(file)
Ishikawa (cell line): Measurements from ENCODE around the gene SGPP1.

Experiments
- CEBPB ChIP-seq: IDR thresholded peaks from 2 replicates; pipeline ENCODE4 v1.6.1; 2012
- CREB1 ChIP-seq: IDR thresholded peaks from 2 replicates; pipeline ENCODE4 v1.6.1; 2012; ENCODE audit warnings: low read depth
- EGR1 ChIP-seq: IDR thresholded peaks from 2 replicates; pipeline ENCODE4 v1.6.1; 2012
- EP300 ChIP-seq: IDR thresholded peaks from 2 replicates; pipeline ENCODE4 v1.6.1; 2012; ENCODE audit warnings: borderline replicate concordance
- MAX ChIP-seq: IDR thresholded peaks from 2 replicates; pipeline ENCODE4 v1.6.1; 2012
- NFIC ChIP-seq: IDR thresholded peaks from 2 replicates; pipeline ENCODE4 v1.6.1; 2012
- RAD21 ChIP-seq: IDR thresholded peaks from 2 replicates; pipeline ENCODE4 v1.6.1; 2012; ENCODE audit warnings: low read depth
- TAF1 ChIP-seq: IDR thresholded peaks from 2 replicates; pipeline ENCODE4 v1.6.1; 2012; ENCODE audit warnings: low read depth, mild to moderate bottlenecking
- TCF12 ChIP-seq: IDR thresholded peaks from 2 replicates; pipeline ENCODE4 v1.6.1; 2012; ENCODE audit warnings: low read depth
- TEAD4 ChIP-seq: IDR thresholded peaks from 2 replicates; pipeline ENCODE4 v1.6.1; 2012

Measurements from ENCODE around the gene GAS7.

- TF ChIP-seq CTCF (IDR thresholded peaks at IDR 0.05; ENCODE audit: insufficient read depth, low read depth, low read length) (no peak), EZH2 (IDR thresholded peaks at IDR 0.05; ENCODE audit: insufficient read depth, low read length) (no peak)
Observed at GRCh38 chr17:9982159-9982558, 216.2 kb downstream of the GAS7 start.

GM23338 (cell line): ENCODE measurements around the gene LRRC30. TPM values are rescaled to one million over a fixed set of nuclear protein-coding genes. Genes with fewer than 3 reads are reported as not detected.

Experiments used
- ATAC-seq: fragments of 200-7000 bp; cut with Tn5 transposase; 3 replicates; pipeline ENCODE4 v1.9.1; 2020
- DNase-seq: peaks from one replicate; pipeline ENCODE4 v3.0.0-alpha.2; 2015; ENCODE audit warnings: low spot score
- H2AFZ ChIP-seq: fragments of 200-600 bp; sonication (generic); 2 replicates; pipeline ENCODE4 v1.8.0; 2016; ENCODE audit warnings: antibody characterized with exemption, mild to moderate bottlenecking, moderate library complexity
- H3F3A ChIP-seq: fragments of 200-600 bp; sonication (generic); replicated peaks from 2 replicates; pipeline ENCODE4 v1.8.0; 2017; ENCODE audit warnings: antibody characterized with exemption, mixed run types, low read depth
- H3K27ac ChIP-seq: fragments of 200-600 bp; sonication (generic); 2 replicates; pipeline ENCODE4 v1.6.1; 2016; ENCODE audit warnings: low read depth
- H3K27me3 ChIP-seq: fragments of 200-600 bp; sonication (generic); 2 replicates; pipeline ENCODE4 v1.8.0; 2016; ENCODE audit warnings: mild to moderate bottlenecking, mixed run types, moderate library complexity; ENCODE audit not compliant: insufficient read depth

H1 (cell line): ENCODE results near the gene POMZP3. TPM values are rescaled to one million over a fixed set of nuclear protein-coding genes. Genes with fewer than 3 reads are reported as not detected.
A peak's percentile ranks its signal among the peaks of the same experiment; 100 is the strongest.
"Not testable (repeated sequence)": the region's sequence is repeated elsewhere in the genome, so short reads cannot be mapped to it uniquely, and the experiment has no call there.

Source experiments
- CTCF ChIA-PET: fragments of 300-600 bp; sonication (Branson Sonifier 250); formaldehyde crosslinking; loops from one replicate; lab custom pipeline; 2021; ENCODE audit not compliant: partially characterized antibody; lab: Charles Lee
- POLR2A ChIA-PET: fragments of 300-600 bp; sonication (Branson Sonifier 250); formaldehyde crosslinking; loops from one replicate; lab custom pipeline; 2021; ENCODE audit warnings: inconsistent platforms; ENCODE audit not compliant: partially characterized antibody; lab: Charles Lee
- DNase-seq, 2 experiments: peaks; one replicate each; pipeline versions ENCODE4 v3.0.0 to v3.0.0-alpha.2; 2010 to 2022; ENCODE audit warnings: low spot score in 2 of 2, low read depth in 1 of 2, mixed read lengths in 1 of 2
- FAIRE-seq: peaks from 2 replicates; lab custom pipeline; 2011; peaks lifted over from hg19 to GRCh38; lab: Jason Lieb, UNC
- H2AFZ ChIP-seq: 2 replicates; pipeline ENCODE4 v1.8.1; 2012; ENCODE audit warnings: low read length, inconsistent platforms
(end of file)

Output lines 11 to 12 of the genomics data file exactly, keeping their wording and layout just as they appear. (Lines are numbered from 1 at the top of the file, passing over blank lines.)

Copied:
- TCF12 ChIP-seq: IDR thresholded peaks from 2 replicates; pipeline ENCODE4 v1.6.1; 2012; ENCODE audit warnings: low read depth
- TEAD4 ChIP-seq: IDR thresholded peaks from 2 replicates; pipeline ENCODE4 v1.6.1; 2012